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Adverbs are words that describe the action of a verb.

These words often end in -ly
We quickly ran down the ugly stairs.
quickly is describing the verb to run
The cats crept silently through the house.
silently describes the verb to creep
The little girl mockingly smiled.
mockingly describes the action of the verb to smile.


A Preposition is a word that relates a noun or pronoun to another word in a sentence.

example: Kate walked past the park.

Some Prepositions include about, above, across, after, against, along, among, around, at,
before, behind, below, beneath, beside, between, by, down, during, except, for, from, in,
in front of, inside, instead of, into, like, near, of, off, on, on top of, onto, outside, out of,
over, past, since, through, to,

There are more than 12 prepositions in English.

The most common prepositions are "about," "above," "across," "after,"

"against," "along," "among," "around," "at," "before," "behind," "below,"
"beneath," "beside," "between," "beyond," "but," "by," "despite," "down,"
"during," "except," "for," "from," "in," "inside," "into," "like," "near," "of,"
"off," "on," "onto," "out," "outside," "over," "past," "since," "through,"
"throughout," "till," "to," "toward," "under," underneath," "until," "up,"
"upon," "with," "within," and "without." toward, under, underneath, until, up,
upon, with, within, and without.


Up until 1754 it was common to write spanish sentences using only one
exclamation or question mark at the end of them. It was in that year that the Royal
Academy of Language (RAE) decided to introduce the inverted question and
exclamation mark, to help understanding the meaning of a sentence. In spanish,
unlike many other languages, the sintax does not help to differentiate if a sentence
is a question or a statement.

types of pronouns...

1) personal pronoun,

2) relative pronoun,

3) indefinite pronoun,

4) demonstrative pronoun,

5) interrogative pronoun, and

6) reflexive pronoun.


A conjunction is a joining word that links sentences. Some examples of conjoining

words are: if, and, but, or

Some examples are as follows.

I was going to the movies, but they sold out of tickets.

I ate a huge dinner, and I still had a slice of cake.
Would you like coffee, or would you rather have tea?

You can play video games, if you cleaned your room


An adjective is a word that describes a person, place,
or thing.
An adjective is a word that describes a noun.

Count and Non-count Nouns

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Common nouns are either count or non-count. COUNT nouns
can be "counted", as follows:

one pen, two pens, three pens, four pens...

NON-COUNT nouns, on the other hand, cannot be counted in
this way:

one software, *two softwares, *three softwares, *four

From the point of view of grammar, this means that count
nouns have singular as well as plural forms, whereas non-count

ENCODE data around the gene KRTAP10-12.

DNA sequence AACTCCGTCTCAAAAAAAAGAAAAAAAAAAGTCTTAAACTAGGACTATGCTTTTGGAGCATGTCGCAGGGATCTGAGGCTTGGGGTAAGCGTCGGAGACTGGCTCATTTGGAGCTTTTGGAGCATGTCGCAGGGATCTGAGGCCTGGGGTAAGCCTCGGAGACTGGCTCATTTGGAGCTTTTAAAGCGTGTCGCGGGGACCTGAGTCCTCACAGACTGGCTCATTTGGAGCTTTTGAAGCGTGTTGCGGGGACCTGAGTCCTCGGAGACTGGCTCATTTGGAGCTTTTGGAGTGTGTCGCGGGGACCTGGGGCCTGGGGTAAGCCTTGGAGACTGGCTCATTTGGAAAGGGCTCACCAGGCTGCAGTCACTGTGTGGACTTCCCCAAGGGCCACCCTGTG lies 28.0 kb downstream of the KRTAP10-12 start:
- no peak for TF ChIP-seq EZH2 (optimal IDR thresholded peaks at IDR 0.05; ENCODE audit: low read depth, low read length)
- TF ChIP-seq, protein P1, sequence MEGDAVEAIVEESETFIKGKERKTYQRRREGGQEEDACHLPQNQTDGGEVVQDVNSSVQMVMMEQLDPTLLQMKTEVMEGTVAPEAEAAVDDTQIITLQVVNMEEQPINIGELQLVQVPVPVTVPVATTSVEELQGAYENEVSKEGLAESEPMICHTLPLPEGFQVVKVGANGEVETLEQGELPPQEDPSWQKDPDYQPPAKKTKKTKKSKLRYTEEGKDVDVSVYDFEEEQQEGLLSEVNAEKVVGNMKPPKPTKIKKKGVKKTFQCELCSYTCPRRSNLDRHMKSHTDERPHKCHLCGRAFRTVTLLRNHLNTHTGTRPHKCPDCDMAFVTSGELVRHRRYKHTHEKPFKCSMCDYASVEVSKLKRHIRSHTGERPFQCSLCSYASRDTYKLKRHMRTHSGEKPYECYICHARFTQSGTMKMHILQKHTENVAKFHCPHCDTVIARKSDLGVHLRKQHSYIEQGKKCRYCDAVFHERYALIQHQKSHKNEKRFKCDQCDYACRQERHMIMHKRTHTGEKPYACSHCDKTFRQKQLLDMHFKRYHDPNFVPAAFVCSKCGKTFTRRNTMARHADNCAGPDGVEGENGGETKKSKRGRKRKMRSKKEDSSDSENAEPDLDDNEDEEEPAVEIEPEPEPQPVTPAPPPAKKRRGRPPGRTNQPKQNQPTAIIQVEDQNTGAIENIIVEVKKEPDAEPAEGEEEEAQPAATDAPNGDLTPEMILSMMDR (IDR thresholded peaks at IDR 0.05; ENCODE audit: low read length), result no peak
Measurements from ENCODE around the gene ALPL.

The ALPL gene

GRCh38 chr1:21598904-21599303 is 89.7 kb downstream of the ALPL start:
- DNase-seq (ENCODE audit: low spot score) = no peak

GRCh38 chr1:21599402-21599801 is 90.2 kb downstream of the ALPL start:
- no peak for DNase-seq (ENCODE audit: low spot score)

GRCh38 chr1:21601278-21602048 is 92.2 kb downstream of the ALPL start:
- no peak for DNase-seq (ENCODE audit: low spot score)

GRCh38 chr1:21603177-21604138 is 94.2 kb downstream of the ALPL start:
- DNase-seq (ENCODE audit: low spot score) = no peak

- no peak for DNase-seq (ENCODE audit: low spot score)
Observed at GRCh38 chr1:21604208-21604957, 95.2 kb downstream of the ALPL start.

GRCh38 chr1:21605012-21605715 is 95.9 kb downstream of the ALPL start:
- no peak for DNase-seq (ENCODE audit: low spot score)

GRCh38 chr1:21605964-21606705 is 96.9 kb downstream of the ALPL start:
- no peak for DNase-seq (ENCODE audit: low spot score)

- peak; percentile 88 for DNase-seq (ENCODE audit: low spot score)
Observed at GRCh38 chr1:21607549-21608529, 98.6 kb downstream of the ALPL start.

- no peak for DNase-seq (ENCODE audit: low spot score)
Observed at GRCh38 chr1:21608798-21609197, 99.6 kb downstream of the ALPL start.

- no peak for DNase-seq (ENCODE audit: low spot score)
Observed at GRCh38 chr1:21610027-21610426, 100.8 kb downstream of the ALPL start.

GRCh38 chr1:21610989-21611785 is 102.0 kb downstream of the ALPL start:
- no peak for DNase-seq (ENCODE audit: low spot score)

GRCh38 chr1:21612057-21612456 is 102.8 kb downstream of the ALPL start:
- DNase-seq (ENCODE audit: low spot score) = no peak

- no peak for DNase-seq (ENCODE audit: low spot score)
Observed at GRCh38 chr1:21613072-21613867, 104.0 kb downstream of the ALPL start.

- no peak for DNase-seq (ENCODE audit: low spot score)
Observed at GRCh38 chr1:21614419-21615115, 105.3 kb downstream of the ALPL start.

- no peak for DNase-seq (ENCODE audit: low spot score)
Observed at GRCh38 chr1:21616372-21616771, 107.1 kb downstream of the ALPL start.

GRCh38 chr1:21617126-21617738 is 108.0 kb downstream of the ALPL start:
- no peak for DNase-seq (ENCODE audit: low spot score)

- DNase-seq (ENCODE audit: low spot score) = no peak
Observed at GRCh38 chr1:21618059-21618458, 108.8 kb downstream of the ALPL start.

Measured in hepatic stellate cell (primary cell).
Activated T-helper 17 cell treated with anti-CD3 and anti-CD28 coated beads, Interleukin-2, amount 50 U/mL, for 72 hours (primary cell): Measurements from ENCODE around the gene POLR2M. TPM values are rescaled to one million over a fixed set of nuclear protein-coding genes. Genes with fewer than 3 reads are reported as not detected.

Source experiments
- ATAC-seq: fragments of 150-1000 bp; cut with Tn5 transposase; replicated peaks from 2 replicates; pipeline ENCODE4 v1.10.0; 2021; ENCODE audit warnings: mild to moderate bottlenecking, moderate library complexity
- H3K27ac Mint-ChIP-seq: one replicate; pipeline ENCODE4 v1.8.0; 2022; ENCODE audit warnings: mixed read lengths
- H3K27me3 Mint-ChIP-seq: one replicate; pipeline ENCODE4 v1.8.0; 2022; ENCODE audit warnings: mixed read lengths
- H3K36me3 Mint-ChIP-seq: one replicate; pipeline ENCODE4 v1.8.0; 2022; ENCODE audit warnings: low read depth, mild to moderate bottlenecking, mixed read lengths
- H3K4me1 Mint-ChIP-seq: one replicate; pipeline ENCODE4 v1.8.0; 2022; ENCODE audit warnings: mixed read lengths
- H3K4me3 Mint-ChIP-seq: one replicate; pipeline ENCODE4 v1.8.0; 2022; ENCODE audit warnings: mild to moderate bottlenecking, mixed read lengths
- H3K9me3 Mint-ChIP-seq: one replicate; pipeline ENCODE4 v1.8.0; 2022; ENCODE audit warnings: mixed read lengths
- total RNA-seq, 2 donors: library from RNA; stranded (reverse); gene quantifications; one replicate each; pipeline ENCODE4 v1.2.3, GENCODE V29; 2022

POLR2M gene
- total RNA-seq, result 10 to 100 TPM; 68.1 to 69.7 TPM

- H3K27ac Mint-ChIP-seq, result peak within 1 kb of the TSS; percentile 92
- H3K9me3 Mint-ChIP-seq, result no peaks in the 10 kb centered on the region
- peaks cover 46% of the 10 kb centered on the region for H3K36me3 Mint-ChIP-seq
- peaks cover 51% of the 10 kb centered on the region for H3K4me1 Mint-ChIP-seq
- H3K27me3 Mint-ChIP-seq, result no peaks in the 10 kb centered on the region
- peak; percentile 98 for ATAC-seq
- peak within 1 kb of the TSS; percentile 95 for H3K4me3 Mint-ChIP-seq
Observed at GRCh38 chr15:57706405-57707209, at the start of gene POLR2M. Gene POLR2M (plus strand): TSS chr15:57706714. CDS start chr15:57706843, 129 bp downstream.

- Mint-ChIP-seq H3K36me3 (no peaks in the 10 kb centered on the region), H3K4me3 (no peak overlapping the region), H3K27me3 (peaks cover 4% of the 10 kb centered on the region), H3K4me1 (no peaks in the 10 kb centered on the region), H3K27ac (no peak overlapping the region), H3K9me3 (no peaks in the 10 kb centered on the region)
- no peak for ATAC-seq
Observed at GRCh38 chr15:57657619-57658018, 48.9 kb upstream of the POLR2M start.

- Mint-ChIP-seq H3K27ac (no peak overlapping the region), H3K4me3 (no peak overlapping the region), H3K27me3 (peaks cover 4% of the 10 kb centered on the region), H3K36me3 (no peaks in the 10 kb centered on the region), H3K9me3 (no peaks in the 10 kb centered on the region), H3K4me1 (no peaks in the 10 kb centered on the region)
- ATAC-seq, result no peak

nouns have only a singular form.

It also means that non-count nouns do not take a/an before


Count Non-count
a pen *a software

In general, non-count nouns are considered to refer to

indivisible wholes. For this reason, they are sometimes called
MASS nouns.

Some common nouns may be either count or non-count,

depending on the kind of reference they have. For example, in I
made a cake, cake is a count noun, and the a before it indicates
singular number. However, in I like cake, the reference is less
specific. It refers to "cake in general", and so cake is non-count
in this sentence.

In each of the following sentences, indicate whether the

highlighted noun is count or non-count.
Your answers were:
</TR< TD>

1. The board will meet

tomorrow to consider your
See review below

2. The information you Count

gave to the detective was very Non-count

3. I thought it was a strange Count

comment to make. Non-count

4. Smoking damages your Count

health. Non-count

5. Jean is studying music at Count

college. Non-count

6. I'll have a brandy, please.


Count nouns usually have different singular and plural
forms. In the singular, they usually take a/an before
them. So the count nouns in this exercise are: board,
comment, and brandy.

Non-count nouns may be considered to refer to

indivisible wholes. They do not normally have plural
forms, or take a/an. The non-count nouns are
information, health, and music.



PAGE 3/5
Pronouns are a major subclass of nouns. We call them a
subclass of nouns because they can sometimes replace a noun
in a sentence:
Noun Pronoun
John got a new job ~He got a new job
Children should watch less ~They should watch less
television television

In these examples the pronouns have the same reference as the

nouns which they replace. In each case, they refer to people,
and so we call them PERSONAL PRONOUNS. However, we also
include in this group the pronoun it, although this pronoun
does not usually refer to a person. There are three personal
pronouns, and each has a singular and a plural form:

Person Singular Plural

1st I we
2nd you you
3rd he/she/it they

These pronouns also have another set of forms, which we show


Person Singular Plural

1st me us
2nd you you
3rd him/her/it them

The first set of forms (I, you, he...) exemplifies the SUBJECTIVE
CASE, and the second set (me, you, him...) exemplifies the
OBJECTIVE CASE. The distinction between the two cases
relates to how they can be used in sentences. For instance, in
our first example above, we say that he can replace John

~He got a new

John got a new job

But he cannot replace John in I gave John a new job. Here, we

have to use the objective form him: I gave him a new job.

Other Types of Pronoun

As well as personal pronouns, there are many other types,